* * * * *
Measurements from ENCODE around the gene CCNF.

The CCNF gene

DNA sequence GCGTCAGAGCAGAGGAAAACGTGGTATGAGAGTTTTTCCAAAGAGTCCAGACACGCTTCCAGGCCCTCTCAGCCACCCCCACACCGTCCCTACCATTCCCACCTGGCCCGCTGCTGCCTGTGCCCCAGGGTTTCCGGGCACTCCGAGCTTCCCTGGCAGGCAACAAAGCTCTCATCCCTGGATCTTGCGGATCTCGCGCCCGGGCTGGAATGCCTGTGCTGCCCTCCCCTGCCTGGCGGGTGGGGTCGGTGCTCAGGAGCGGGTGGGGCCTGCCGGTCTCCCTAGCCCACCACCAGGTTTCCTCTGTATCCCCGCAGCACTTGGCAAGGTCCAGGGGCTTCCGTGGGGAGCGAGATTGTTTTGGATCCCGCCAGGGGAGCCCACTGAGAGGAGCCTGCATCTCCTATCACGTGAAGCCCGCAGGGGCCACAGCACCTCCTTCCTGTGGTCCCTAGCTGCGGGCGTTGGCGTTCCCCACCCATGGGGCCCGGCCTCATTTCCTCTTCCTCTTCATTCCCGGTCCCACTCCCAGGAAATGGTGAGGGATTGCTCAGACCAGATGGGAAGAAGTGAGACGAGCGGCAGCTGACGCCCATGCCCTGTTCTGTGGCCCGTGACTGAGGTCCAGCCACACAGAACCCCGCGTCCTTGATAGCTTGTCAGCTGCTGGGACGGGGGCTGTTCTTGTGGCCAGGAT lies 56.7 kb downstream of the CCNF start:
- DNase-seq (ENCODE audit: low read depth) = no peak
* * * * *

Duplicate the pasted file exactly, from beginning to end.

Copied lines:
Measurements from ENCODE around the gene CCNF.

The CCNF gene

DNA sequence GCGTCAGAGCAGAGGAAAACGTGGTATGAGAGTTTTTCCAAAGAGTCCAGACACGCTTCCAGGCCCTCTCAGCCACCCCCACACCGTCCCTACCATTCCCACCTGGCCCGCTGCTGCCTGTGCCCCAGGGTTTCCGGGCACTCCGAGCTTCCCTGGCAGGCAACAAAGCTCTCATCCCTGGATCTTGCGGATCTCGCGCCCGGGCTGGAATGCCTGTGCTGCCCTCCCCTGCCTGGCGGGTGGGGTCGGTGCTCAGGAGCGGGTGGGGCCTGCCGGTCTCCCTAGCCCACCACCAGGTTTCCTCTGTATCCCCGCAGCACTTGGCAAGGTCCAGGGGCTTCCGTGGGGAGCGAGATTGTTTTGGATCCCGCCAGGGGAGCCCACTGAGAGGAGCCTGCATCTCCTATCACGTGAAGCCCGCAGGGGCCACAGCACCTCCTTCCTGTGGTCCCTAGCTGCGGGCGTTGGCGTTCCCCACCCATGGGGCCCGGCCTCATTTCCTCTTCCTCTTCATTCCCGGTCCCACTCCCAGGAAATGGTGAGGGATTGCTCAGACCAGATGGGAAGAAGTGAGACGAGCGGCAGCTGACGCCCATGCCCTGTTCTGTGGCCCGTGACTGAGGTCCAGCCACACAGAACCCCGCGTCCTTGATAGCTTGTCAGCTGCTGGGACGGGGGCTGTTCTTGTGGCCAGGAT lies 56.7 kb downstream of the CCNF start:
- DNase-seq (ENCODE audit: low read depth) = no peak